As a result of two demographic trends, the aging of the population and rising rates of marital instability, individuals are experiencing increasingly complex sequences of marital transitions over their life courses. However, the mental health effects of marital history have received limited attention in medical sociology.
This research examines the effect often distinct marital trajectories, conceptualized as sequences of marital transitions, on symptoms of three mental illnesses: depression, generalized anxiety disorder, and substance abuse/dependence. Data are drawn from the second wave of the Piedmont Health Survey of the Epidemiologic Catchment Area Study, collected in 1982-83 in five counties in North Carolina. The study sample consists of adults 30 years of age and older (n=2,502). General linear models and ordinary least squares regression are used to examine the process linking marital history and mental health. Several potential mediators are examined including financial well-being, social integration, negative life events, and perceived social support. To examine potential differences by gender and race, separate analyses are conducted for women, men, African-Americans, and Whites.
Results indicate that marital history influences mental health. Marital history moderates the health-protective effect of marriage such that the remarried following divorce have more symptoms of anxiety than the continuously married. Results also suggest that marital losses exert a cumulative, negative effect on depression and substance abuse/dependence. Evidence is stronger for the effect of multiple widowhood, compared with multiple divorce. Although experiencing a marital loss for a second time is associated with worse mental health, other results indicate that a second dissolution is associated with a steeper decline in symptoms during the years following the loss.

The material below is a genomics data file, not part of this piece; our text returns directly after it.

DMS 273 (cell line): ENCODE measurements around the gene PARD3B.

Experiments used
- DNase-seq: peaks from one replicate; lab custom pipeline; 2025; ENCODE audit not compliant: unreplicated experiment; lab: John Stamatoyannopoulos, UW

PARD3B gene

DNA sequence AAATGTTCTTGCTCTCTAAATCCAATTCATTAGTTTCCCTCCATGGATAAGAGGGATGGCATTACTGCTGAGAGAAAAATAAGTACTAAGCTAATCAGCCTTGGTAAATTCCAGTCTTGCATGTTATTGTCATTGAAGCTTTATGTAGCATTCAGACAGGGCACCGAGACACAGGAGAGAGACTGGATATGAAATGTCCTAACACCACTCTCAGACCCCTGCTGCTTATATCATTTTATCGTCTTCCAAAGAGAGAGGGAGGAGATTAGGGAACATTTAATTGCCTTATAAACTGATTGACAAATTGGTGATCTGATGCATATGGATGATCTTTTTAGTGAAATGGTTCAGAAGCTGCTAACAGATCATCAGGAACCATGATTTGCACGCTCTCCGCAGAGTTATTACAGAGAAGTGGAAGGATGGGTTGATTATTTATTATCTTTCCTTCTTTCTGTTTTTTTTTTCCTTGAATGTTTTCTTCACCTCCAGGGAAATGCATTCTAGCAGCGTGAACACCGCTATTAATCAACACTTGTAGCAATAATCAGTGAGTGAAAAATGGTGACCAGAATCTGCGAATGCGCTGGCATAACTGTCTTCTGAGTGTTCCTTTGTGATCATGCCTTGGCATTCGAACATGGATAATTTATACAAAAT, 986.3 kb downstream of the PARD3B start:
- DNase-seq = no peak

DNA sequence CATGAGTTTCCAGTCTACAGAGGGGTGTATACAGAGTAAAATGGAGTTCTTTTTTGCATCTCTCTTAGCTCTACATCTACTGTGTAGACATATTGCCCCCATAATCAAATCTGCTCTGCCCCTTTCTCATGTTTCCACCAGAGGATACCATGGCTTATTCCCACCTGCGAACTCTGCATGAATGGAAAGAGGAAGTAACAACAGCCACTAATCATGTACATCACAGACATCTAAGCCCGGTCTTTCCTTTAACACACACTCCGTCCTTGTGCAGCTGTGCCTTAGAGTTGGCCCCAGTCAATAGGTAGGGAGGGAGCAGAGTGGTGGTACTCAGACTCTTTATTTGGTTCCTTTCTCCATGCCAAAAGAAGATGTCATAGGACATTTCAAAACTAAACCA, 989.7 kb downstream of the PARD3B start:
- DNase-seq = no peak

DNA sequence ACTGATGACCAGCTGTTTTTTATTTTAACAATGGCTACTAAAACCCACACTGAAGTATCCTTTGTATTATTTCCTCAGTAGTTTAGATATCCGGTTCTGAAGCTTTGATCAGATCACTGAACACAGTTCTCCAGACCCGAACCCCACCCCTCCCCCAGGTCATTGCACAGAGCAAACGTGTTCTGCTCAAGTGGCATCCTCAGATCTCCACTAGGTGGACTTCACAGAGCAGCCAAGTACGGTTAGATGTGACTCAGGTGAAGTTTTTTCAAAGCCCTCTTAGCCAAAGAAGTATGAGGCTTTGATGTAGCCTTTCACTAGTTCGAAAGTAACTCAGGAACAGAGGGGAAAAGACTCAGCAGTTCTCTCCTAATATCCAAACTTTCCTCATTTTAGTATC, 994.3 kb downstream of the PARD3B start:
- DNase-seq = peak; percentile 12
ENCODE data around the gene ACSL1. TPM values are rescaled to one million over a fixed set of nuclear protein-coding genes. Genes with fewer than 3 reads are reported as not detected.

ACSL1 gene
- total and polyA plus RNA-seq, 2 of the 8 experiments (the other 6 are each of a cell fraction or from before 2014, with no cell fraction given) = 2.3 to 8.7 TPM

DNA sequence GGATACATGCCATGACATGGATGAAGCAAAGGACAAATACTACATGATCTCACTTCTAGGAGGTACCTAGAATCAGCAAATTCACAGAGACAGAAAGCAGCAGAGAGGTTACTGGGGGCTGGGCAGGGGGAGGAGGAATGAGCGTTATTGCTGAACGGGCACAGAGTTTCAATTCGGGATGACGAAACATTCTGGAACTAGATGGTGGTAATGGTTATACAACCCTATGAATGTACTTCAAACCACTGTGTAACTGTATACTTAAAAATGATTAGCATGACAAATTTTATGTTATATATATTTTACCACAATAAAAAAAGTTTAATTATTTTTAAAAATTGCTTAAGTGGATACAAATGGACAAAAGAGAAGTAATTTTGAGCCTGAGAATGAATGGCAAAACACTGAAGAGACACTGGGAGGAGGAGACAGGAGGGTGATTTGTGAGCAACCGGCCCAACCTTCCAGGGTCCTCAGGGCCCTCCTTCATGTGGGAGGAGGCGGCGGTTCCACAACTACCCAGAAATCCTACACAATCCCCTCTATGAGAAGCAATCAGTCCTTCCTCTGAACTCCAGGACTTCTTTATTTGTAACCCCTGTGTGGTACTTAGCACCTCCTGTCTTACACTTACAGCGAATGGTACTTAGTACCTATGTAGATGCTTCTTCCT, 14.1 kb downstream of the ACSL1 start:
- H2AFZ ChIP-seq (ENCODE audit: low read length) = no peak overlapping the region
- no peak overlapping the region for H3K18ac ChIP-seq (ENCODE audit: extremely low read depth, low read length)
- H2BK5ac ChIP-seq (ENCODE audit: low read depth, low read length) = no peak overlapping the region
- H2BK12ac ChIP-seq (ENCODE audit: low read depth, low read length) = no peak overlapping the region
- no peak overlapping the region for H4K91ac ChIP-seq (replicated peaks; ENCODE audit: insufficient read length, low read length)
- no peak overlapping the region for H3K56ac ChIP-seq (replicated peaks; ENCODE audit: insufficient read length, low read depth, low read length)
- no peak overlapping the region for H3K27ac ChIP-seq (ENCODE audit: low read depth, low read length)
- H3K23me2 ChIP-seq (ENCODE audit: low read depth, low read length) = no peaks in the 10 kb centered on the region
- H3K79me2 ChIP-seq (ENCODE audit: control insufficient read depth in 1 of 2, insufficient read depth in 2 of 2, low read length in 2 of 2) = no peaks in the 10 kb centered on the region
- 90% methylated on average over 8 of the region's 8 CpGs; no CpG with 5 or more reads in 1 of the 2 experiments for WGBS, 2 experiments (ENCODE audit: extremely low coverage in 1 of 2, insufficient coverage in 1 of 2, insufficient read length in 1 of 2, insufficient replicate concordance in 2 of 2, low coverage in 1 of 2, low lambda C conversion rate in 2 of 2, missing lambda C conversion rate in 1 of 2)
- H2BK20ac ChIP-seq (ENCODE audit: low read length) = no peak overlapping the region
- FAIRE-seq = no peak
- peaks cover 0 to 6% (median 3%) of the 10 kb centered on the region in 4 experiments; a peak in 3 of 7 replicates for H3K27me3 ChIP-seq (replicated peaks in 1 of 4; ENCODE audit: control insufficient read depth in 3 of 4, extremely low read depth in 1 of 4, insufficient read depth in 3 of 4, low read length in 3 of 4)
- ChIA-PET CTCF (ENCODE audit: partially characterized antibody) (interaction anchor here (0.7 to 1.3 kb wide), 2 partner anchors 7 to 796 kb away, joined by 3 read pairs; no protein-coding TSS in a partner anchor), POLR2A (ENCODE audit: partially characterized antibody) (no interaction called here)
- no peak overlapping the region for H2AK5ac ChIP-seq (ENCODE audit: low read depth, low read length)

Results provide clues about the process through which marital history influences mental health. Financial well-being, social roles, negative life events, and perceived social support mediate the relationship; however, the role of each varies across the marital trajectories. The hypothesized mediators play larger roles among the separated and never-married than trajectories ending in widowhood, remarriage, or divorce. Results reveal that the mechanisms underlying social causation vary by gender and race.